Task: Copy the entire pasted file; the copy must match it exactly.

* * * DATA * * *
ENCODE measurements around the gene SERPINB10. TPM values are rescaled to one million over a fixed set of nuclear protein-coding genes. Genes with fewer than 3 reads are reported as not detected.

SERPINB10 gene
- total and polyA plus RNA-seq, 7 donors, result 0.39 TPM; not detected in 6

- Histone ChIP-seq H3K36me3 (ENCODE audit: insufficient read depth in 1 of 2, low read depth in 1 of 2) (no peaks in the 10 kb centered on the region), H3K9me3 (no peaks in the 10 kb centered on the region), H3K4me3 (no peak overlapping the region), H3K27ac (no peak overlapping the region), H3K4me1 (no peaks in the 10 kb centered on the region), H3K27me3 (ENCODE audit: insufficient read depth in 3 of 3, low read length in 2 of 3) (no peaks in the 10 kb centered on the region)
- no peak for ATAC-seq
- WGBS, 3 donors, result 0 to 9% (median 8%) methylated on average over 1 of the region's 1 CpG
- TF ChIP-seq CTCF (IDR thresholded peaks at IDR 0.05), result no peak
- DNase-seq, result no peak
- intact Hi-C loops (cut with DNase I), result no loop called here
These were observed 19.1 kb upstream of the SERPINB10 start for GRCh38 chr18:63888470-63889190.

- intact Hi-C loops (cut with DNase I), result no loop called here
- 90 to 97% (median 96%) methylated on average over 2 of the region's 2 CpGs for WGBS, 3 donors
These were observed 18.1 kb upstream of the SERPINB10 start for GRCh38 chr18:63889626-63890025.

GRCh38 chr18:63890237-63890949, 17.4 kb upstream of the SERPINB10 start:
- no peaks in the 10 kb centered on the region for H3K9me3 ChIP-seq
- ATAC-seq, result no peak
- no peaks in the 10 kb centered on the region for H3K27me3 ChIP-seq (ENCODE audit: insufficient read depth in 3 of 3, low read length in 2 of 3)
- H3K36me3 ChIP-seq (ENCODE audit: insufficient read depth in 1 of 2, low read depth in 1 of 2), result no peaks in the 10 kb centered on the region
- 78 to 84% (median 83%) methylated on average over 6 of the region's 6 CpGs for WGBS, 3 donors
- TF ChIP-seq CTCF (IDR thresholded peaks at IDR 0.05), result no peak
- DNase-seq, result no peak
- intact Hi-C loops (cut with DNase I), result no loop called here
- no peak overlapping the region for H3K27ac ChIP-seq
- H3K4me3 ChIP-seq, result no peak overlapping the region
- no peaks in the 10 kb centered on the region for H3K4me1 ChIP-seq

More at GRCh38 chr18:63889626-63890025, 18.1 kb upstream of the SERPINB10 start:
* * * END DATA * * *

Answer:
ENCODE measurements around the gene SERPINB10. TPM values are rescaled to one million over a fixed set of nuclear protein-coding genes. Genes with fewer than 3 reads are reported as not detected.

SERPINB10 gene
- total and polyA plus RNA-seq, 7 donors, result 0.39 TPM; not detected in 6

- Histone ChIP-seq H3K36me3 (ENCODE audit: insufficient read depth in 1 of 2, low read depth in 1 of 2) (no peaks in the 10 kb centered on the region), H3K9me3 (no peaks in the 10 kb centered on the region), H3K4me3 (no peak overlapping the region), H3K27ac (no peak overlapping the region), H3K4me1 (no peaks in the 10 kb centered on the region), H3K27me3 (ENCODE audit: insufficient read depth in 3 of 3, low read length in 2 of 3) (no peaks in the 10 kb centered on the region)
- no peak for ATAC-seq
- WGBS, 3 donors, result 0 to 9% (median 8%) methylated on average over 1 of the region's 1 CpG
- TF ChIP-seq CTCF (IDR thresholded peaks at IDR 0.05), result no peak
- DNase-seq, result no peak
- intact Hi-C loops (cut with DNase I), result no loop called here
These were observed 19.1 kb upstream of the SERPINB10 start for GRCh38 chr18:63888470-63889190.

- intact Hi-C loops (cut with DNase I), result no loop called here
- 90 to 97% (median 96%) methylated on average over 2 of the region's 2 CpGs for WGBS, 3 donors
These were observed 18.1 kb upstream of the SERPINB10 start for GRCh38 chr18:63889626-63890025.

GRCh38 chr18:63890237-63890949, 17.4 kb upstream of the SERPINB10 start:
- no peaks in the 10 kb centered on the region for H3K9me3 ChIP-seq
- ATAC-seq, result no peak
- no peaks in the 10 kb centered on the region for H3K27me3 ChIP-seq (ENCODE audit: insufficient read depth in 3 of 3, low read length in 2 of 3)
- H3K36me3 ChIP-seq (ENCODE audit: insufficient read depth in 1 of 2, low read depth in 1 of 2), result no peaks in the 10 kb centered on the region
- 78 to 84% (median 83%) methylated on average over 6 of the region's 6 CpGs for WGBS, 3 donors
- TF ChIP-seq CTCF (IDR thresholded peaks at IDR 0.05), result no peak
- DNase-seq, result no peak
- intact Hi-C loops (cut with DNase I), result no loop called here
- no peak overlapping the region for H3K27ac ChIP-seq
- H3K4me3 ChIP-seq, result no peak overlapping the region
- no peaks in the 10 kb centered on the region for H3K4me1 ChIP-seq

More at GRCh38 chr18:63889626-63890025, 18.1 kb upstream of the SERPINB10 start: